The first in a series of six student accounts of their commerce program work terms based at Harlow Campus.
I’m currently on my second work term for my bachelor of commerce (co-operative) degree but this time around, it’s a little different.
Five other Faculty of Business Administration commerce students and I are currently working remotely for Newfoundland and Labrador-based, med-tech startup companies from Memorial’s Harlow Campus in England.
Everything about this experience is new for us: from living away from home to learning medical terminology to working for new and upcoming companies.
The work placement is unique and has led to many unforgettable experiences.
Before starting this job, I had never left North America before or lived outside my childhood bedroom, let alone tried to find opportunities for startup companies to expand to markets in the U.K.
However, I built a strong connection with my assigned company, Luxsonic Technologies, a virtual reality-based radiology reading room, right off the bat.
It was nice to have a warm welcome from every team member and they said that every little bit of work and research I can do helps.
It was a type of reassurance and contentment I had never felt in a job before.
“Being able to witness passionate people with brilliant ideas succeed and change the medical world is a pleasure.”
To think that I, an undergraduate student, was helping promote a new product that could change the world of radiology is a thought I still haven’t gotten quite used to, but is such a great feeling.
Med-tech is something that will absolutely change the world of medicine for the better.
Doctors, nurses, physicians and other employees in the medical industry face challenges on a daily basis.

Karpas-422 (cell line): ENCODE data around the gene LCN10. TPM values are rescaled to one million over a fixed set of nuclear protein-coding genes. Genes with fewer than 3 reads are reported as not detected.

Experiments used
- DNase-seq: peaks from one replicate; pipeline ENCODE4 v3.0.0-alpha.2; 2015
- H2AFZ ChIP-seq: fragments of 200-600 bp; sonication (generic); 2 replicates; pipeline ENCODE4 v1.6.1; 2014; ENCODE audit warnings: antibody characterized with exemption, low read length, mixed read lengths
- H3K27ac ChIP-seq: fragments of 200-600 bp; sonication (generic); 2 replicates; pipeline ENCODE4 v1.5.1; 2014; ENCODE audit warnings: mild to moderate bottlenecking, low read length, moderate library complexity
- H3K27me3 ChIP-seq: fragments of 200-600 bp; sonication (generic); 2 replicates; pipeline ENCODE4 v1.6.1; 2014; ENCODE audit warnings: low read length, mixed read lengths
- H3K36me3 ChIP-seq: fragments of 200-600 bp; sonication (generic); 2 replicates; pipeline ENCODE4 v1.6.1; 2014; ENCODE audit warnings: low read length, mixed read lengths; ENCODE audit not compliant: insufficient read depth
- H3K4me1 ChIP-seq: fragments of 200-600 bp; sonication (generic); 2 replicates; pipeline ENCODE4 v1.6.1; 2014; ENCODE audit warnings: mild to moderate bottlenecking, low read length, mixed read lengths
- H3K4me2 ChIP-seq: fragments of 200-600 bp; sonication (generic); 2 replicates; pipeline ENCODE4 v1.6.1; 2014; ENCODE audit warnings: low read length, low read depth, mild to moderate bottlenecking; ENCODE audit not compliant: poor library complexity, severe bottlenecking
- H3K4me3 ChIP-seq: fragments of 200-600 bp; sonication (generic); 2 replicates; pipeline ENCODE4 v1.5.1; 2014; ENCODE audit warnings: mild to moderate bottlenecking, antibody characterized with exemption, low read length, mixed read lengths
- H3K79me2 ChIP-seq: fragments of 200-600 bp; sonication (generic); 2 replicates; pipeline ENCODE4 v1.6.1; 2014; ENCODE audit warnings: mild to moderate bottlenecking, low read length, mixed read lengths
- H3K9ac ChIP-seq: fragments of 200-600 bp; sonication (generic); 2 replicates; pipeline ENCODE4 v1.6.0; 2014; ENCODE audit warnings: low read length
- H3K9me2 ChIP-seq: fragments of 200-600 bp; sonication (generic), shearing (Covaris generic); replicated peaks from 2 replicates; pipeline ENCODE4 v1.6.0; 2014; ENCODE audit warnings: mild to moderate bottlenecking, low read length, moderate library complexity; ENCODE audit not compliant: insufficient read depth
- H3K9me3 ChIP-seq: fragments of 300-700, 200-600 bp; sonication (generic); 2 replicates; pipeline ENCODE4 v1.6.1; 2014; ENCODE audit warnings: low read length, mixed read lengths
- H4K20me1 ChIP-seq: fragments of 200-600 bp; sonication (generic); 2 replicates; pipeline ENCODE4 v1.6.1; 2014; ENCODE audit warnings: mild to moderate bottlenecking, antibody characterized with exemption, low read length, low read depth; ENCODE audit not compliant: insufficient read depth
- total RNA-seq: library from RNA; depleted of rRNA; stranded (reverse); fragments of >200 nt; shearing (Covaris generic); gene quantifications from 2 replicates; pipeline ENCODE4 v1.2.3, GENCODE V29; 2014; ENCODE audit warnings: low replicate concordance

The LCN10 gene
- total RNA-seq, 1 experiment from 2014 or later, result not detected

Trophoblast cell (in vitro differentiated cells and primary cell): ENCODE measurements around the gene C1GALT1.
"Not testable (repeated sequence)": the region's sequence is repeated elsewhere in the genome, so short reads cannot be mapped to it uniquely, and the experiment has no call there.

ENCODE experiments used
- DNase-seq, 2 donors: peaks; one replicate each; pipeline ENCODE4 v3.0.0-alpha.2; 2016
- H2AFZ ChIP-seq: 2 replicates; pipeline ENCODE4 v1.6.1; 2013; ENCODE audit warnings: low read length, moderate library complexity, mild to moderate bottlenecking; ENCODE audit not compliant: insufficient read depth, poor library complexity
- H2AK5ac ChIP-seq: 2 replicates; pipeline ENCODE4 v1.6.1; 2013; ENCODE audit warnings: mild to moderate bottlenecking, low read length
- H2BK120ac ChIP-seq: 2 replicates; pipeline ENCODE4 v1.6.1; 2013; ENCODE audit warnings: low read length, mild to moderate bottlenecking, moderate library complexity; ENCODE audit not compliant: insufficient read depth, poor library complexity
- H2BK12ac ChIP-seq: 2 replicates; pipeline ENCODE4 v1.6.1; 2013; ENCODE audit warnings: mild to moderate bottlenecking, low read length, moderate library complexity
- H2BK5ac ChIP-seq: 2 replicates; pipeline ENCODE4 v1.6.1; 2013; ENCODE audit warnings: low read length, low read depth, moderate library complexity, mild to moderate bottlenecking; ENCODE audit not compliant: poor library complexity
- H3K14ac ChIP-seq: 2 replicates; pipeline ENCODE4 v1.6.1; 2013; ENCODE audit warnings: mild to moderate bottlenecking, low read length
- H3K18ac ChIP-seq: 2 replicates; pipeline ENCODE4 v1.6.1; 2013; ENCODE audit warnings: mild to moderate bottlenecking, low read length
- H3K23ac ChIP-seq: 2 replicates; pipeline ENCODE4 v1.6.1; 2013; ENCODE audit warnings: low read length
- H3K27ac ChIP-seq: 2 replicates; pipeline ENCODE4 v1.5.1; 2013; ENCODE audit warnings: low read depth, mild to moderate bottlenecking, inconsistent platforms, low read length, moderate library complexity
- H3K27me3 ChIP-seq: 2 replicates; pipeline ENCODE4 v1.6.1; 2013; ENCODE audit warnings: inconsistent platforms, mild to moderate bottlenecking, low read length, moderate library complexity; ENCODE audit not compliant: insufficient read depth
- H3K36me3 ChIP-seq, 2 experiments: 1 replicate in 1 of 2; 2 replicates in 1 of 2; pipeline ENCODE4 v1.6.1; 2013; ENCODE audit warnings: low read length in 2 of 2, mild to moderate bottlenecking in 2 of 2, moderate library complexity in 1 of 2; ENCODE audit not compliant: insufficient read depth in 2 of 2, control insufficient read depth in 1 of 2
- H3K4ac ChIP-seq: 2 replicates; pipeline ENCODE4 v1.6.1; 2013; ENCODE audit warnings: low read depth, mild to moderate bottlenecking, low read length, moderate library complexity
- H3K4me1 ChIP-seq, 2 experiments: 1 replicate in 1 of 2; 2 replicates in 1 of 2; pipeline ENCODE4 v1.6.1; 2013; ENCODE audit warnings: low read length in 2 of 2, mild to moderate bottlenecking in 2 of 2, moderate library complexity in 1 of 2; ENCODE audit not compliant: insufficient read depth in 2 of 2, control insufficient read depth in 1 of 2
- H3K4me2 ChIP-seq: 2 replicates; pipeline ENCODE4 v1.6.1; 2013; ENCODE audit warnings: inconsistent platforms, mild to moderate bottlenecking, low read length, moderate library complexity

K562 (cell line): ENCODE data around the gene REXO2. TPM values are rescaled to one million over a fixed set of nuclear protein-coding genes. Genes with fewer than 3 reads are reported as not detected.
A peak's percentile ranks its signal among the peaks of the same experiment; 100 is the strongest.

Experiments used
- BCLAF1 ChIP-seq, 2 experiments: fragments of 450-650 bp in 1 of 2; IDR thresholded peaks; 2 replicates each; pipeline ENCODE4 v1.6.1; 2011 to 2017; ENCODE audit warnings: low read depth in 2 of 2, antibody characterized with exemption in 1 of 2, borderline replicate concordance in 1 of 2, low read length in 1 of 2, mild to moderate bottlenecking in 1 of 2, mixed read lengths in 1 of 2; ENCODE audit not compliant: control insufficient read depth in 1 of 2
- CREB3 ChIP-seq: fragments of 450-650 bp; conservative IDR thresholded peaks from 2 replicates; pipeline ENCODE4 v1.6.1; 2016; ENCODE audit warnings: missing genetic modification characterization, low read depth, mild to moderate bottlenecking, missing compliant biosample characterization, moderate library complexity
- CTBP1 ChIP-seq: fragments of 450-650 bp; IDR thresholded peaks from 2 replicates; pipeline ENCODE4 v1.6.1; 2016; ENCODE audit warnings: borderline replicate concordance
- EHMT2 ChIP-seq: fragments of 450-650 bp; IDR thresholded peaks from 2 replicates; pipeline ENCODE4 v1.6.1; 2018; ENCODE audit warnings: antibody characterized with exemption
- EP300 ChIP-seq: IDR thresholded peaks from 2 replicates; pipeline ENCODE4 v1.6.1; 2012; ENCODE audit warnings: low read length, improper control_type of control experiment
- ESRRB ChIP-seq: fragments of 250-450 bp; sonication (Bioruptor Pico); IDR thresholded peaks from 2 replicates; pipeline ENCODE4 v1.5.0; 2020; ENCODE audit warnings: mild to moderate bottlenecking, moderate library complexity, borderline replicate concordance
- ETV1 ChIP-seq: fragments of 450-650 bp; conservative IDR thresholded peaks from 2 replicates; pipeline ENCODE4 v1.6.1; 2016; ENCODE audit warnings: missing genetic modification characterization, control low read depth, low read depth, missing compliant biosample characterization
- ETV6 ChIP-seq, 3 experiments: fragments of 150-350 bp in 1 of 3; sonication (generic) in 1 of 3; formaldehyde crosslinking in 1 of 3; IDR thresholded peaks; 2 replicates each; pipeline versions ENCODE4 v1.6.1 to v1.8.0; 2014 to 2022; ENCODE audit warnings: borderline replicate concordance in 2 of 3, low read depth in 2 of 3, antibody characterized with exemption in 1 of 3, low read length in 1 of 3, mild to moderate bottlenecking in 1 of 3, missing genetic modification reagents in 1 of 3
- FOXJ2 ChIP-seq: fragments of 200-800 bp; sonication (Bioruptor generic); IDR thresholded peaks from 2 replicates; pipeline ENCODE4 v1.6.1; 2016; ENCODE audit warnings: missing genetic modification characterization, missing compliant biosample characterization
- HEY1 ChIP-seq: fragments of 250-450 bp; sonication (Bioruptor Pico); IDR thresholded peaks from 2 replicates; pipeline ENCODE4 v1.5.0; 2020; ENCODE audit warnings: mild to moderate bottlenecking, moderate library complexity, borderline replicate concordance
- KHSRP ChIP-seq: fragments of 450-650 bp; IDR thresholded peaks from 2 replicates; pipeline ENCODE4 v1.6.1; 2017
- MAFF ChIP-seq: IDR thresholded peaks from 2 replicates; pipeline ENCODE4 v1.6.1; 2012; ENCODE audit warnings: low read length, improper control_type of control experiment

Of course, some products would be regionally specific to an ongoing problem, but others can be suitable globally.
A real-life example of this would be when Mike Wesolowski, co-founder and CEO of Luxsonic Technologies, founded the idea of SieVRt.
Being an academic working in radiology, he noticed the workflow and work-life balance of radiologists were negatively impacted by the lack of flexibility in work spaces, as they are restricted to working in a compact room when completing diagnoses.
To help address this global issue, Mr. Wesolowski and his team created a virtual reality-based radiology reading room, making it possible for radiologists to do their work from anywhere with an internet connection.
Being a part of a med-tech startup is empowering. Being able to witness passionate people with brilliant ideas succeed and change the medical world is a pleasure.
Understanding the differences between what could be applicable in the U.K. versus Canada varies from product to product.
A lot of research on the U.K. medical market, its wants and needs, and keeping up with the news on a daily basis, has been crucial to understanding what potential buyers respond to.
The amount of effort and drive it takes to create a startup is out of this world!
“Taking “no” as a learning experience is something that takes a lot of getting used to.”
Even if my future doesn’t line up for me to create my own startup, the motivation, confidence and drive I have seen on this exchange is enough for me to take that mindset to any career path.
Hearing “yes” as an exciting new opportunity and taking “no” as a learning experience is something that takes a lot of getting used to, but seeing it happen on a day-to-day basis with a positive mindset is inspiring.
This opportunity abroad has been something that I will take with me for the rest of my life — not only in the way of a career path, but also how to stick to something you are passionate about, no matter the roadblocks ahead.
Harlow Campus is positioned in the U.K.’s Innovation Corridor, a leading sci-tech region between Cambridge and London.
The Supporting Startups series will run Monday-Wednesday-Friday until Dec. 14.